Riverside Rehabilitation Institute Receives First “Facility Dog” in Hampton Roads
Newport News, VA — Saint Francis Service Dogs of Roanoke recently donated the first-ever “facility dog” to Riverside Rehabilitation Institute in an effort to provide a wider range of care and therapy choices for patients. “Ekko,” an affectionate and outgoing Golden Retriever mix, was raised and specifically trained to be a service dog, but instead of serving a single person, she is utilized throughout the rehab center to provide help to a number of patients on any given day.
From a physical therapy standpoint, which typically helps people with their mobility, Ekko may be utilized to help a patient who is working on their balance. “It’s a more challenging task then just walking down the hallway by themselves because now the patients have something to hold on to that brings them joy and makes it more meaningful to walk farther,” says Wendy Bunting, Therapy Director for Riverside Rehabilitation Institute. “Similarly, Ekko’s talents can be incorporated into physician-endorsed treatment plans for occupational, speech and recreational therapy. She can be used as a tool that is needed during those sessions for a person to work on whatever their goals are in more fun and significant ways.”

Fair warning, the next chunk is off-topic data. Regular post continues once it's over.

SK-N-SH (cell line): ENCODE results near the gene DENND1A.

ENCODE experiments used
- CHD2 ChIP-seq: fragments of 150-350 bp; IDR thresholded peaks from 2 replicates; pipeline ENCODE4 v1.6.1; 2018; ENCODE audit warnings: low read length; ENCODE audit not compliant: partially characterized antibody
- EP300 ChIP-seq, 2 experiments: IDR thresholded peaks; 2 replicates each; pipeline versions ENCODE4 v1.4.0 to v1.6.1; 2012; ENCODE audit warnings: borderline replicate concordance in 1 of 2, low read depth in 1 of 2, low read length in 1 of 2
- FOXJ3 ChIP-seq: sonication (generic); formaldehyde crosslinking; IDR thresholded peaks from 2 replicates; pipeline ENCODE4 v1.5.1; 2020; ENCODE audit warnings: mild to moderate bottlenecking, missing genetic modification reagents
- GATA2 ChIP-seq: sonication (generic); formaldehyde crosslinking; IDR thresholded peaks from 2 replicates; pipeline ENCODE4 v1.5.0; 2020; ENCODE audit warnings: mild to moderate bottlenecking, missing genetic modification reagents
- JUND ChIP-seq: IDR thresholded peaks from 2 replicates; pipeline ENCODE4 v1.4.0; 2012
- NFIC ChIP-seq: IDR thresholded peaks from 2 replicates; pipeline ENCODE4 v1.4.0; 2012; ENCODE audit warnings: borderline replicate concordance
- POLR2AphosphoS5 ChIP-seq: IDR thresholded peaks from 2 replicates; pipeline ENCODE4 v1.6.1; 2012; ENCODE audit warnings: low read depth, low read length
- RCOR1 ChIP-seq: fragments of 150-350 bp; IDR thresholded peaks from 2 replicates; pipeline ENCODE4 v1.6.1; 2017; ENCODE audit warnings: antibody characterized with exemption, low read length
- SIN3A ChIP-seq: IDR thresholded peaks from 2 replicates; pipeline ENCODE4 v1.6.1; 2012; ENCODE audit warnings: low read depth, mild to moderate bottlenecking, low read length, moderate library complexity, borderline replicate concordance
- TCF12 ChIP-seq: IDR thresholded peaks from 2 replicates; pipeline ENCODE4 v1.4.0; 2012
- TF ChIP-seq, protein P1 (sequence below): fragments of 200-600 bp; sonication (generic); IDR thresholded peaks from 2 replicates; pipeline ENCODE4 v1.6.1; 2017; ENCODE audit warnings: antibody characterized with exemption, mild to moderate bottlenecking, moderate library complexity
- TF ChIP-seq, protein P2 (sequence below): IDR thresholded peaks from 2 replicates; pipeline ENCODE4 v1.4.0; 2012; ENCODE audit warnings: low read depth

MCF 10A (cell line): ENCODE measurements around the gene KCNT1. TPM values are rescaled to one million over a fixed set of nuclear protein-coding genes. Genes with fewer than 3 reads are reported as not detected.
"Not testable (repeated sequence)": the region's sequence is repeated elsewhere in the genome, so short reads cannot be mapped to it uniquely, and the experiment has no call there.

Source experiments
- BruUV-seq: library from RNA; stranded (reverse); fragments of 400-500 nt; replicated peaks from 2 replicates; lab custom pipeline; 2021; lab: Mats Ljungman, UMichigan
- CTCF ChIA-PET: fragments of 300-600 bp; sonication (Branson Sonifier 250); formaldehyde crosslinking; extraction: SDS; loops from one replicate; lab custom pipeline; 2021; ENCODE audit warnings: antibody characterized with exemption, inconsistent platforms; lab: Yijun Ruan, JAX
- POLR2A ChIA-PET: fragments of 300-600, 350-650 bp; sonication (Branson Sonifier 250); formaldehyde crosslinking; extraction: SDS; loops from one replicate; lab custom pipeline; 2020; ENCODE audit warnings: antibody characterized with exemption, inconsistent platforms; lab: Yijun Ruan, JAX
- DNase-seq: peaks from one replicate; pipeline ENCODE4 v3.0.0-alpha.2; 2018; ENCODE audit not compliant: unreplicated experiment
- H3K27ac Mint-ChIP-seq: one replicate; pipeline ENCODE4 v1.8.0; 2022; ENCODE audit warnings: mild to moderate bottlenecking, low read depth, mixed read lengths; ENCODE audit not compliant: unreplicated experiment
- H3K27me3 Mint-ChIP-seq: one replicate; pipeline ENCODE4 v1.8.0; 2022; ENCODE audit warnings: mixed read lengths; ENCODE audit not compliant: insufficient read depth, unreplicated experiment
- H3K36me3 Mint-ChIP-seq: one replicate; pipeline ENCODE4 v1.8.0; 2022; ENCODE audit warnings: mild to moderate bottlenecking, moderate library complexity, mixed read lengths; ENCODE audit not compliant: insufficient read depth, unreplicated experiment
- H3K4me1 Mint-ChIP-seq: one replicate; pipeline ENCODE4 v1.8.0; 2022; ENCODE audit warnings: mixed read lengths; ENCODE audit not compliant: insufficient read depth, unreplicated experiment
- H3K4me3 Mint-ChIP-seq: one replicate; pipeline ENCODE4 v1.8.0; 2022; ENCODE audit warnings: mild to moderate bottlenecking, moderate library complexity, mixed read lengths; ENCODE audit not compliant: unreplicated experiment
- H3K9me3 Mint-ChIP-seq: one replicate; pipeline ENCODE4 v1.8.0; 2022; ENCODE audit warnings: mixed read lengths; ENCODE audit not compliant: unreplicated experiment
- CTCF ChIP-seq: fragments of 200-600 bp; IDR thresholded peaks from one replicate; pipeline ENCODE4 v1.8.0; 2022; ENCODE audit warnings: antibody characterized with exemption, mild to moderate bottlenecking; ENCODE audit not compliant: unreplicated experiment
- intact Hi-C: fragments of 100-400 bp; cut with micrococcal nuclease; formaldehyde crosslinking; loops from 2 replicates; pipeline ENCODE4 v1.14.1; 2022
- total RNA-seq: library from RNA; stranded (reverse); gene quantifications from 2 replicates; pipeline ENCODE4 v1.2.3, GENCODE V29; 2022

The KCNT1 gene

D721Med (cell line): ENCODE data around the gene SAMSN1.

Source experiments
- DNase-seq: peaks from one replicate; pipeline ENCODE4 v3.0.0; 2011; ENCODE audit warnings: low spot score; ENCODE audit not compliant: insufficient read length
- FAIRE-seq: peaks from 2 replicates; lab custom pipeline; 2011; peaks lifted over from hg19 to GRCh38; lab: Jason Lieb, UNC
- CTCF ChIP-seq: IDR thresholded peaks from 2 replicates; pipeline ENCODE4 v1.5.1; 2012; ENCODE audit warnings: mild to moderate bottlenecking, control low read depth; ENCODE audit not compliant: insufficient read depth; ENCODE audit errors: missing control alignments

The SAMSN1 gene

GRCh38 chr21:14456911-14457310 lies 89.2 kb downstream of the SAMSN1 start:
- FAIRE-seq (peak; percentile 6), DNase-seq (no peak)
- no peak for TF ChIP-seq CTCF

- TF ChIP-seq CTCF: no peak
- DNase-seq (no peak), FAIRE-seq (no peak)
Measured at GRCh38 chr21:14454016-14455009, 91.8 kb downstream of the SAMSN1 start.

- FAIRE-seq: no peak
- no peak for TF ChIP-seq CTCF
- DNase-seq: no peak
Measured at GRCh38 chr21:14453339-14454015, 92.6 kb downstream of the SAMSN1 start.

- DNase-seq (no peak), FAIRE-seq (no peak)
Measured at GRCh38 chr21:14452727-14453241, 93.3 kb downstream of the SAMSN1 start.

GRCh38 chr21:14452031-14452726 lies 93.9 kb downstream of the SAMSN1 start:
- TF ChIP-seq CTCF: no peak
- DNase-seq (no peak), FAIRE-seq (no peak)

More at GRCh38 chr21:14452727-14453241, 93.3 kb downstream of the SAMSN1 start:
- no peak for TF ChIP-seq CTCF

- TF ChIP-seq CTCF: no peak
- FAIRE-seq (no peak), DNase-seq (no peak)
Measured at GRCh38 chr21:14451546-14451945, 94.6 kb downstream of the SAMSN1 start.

Ekko has been with the rehab center since June and is already making an impact. She works a regular eight-hour day, five days a week and goes home with Bunting at night and over the weekends. “She actually gets bored over the weekends because she’s trained to be given commands to execute tasks and she really gets a lot of enjoyment and satisfaction out of that,” says Bunting. “We’ve had to come up with some games at home that allow her to work and have something to do. But she’s always anxious to get back to work on Mondays.”
Saint Francis’ underlying goal in providing service and facility dogs is to increase public awareness of their non-profit program and demonstrate exactly what service dogs can do for people of varying disabilities or needs. Service dogs take over two years to train and are worth $20,000 to $25,000 in terms of the investment of training, care and nurturing. “Saint Francis is looking for different types of facilities in the future to place service animals,” says Bunting. “Starting with a rehab hospital was a natural fit, in my opinion. They knew that a lot of the tasks that dogs do for individuals lend themselves well to therapy and having a hospital that does therapy makes the Riverside Rehabilitation Institute a good place to start as far as placing a facility dog goes.”Related:
Published: October 12, 2011